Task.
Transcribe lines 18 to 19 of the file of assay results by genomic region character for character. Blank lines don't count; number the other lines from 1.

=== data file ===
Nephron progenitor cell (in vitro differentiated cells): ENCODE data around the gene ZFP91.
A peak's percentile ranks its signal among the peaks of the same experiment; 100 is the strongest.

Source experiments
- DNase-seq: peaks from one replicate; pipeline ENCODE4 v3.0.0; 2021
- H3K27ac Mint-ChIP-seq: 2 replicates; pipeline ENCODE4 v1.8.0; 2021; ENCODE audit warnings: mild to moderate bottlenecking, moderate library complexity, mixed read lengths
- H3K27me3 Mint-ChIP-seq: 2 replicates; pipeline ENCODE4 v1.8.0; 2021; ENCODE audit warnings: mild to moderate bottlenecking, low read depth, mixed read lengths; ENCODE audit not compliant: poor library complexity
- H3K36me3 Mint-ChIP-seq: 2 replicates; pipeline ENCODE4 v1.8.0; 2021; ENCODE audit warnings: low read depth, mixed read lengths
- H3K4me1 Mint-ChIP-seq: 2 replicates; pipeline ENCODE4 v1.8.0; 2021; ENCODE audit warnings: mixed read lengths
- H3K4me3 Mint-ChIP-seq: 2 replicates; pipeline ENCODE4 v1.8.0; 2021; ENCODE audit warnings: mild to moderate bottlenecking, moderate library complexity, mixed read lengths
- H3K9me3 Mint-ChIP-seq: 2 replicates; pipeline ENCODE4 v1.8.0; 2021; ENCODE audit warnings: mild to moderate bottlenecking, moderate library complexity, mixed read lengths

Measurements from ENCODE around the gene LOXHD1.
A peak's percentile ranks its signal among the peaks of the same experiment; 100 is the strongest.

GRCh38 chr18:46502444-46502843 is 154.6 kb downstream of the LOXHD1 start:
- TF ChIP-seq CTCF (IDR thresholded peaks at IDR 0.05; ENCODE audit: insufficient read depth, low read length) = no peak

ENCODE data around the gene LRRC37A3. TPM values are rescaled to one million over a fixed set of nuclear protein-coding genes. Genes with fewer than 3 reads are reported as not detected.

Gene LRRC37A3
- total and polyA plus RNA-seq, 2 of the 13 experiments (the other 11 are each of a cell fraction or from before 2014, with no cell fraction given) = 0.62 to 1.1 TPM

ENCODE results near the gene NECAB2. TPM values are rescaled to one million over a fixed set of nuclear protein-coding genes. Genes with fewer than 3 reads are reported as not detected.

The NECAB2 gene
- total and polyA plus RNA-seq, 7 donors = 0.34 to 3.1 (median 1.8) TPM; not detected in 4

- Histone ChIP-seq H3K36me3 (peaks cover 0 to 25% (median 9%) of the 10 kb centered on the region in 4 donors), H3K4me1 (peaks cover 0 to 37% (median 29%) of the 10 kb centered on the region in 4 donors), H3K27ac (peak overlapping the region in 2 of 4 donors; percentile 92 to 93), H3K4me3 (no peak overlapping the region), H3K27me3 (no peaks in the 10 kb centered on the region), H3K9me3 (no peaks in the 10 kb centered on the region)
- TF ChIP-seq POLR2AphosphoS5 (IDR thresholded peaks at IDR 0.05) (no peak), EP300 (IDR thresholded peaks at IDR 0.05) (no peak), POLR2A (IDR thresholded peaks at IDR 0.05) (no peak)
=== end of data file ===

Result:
ENCODE results near the gene NECAB2. TPM values are rescaled to one million over a fixed set of nuclear protein-coding genes. Genes with fewer than 3 reads are reported as not detected.

The NECAB2 gene